Homeowners Sue Over ‘Drive-By’ Property Inspections

CHICAGO (CN) – Elderly homeowners who have reverse mortgages are being charged excessive fees for unnecessary and illegal “drive-by” inspections, a class of consumers claims.

The lawsuit filed Wednesday in Chicago federal court says Nationstar Mortgage – operating under the name Champion Mortgage Company – pads its bottom line by “systematically side-stepping” Housing and Urban Development requirements and conducting multiple inspections of the same properties in a 25-day period.

“Champion targets elderly homeowners who have purportedly defaulted on some obligation under their reverse mortgages, then charges them repeated, unnecessary, and unreasonable ‘drive-by’ property inspection fees for inspections that may or may not have actually occurred, and to the extent they did occur, lasted only a few seconds,” the complaint states.

The drive-bys are scheduled by an automated system that “orders property inspections at pre-set intervals to maximize company profits, without regard to the results of the initial inspections that reveal there is no risk or problem whatsoever with the condition or occupancy of the property,” according to the lawsuit.

Homeowners are supposed to be notified of any inspection fees charged to their accounts, but “based on the process implemented, Champion ignores its duty to provide notice to the borrower [and so] plaintiff and reverse mortgage customers nationwide have and continue to be fleeced by Champion’s unnecessary inspections,” the complaint states.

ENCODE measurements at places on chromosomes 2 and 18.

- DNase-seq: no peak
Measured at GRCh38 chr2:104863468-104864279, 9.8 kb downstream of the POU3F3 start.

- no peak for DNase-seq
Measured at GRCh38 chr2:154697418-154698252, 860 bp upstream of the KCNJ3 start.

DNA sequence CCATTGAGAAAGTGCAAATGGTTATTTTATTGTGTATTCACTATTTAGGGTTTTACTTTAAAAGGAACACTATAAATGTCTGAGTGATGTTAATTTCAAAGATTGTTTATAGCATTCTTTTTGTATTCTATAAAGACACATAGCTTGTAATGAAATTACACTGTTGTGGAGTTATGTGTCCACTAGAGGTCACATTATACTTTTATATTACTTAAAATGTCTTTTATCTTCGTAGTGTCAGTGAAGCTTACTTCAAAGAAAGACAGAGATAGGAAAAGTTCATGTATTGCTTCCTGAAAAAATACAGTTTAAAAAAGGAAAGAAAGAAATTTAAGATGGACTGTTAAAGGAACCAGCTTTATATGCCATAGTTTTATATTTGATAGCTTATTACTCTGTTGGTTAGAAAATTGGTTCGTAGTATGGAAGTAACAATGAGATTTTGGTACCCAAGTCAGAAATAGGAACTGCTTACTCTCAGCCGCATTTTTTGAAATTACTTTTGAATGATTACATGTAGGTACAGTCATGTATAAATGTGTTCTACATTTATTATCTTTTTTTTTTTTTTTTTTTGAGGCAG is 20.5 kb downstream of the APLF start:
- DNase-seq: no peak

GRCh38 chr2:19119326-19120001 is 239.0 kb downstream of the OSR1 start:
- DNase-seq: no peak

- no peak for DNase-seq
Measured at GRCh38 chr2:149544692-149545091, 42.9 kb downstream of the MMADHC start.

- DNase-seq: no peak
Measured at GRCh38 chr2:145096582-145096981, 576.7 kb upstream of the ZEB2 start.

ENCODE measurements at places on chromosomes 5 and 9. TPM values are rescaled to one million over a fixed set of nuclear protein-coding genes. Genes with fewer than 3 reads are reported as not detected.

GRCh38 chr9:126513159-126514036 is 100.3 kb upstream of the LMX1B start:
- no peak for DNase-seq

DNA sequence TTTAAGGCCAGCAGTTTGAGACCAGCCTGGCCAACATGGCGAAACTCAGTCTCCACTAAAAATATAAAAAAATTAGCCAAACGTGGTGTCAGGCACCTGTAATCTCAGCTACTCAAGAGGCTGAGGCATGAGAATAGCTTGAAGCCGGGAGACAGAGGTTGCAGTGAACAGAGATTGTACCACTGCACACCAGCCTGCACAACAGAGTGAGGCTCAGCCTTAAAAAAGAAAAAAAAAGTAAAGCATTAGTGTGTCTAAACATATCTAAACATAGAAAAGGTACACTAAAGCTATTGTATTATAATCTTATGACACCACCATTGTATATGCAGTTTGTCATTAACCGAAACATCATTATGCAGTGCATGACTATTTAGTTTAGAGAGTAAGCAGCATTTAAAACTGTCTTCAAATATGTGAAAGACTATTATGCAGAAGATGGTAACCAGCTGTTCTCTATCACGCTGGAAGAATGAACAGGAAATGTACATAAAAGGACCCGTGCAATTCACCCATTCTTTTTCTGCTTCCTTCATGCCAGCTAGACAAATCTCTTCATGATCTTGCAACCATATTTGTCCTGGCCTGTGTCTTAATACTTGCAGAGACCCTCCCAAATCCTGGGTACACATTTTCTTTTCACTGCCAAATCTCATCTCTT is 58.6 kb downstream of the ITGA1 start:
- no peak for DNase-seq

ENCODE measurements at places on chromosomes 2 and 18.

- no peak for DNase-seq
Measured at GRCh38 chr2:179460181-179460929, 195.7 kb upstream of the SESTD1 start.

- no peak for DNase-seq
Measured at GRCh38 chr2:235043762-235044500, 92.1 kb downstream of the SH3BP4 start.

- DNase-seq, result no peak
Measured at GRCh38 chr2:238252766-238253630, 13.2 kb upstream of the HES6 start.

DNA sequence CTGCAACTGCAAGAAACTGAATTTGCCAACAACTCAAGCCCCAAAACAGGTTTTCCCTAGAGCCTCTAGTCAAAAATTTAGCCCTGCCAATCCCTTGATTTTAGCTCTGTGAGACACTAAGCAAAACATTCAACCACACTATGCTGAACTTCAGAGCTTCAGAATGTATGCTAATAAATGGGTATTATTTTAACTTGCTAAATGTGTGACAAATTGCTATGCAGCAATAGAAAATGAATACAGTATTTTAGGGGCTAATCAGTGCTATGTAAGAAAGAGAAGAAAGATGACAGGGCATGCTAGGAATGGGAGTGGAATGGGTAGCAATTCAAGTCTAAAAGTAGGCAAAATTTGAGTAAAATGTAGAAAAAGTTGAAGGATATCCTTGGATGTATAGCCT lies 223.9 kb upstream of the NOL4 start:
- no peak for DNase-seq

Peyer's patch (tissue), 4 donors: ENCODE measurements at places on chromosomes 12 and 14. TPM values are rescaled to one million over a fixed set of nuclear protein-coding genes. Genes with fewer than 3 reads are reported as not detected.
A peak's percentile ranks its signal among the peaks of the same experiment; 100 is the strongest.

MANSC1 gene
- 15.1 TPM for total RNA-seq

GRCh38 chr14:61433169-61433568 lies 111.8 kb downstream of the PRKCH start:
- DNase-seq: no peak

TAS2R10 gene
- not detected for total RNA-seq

Rena Nicholson – an 80-year-old homeowner from Chicago – is the lead plaintiff in the case, and says her home was “inspected” five times in November alone.

She says each inspection resulted in a $20 charge to her account, with three of the charges coming on the same day.

These charges add “hundreds, if not thousands, of dollars to plaintiff’s reverse mortgage balance over time when compounded by interest on the fees,” Nicholson says.

According to the complaint, a reverse mortgage is “a type of home loan for older, cash-strapped homeowners (62 years or older) requiring no monthly mortgage payments … [that] allow these homeowners to borrow against the equity in their homes while still continuing to live there and keep the title to their homes.” (Parentheses in original.)

The proposed class seeks damages for claims of breach of contract, negligence, and unjust enrichment. It is represented by Katrina Carroll of Lite, DePalma, and Greenberg in Chicago, and by Joseph G. Sauder of McCune Wright Arevalo in Berwyn, Pa.

Nicholson’s attorney declined to comment further on the lawsuit, and Nationstar did not respond Thursday to a request for comment.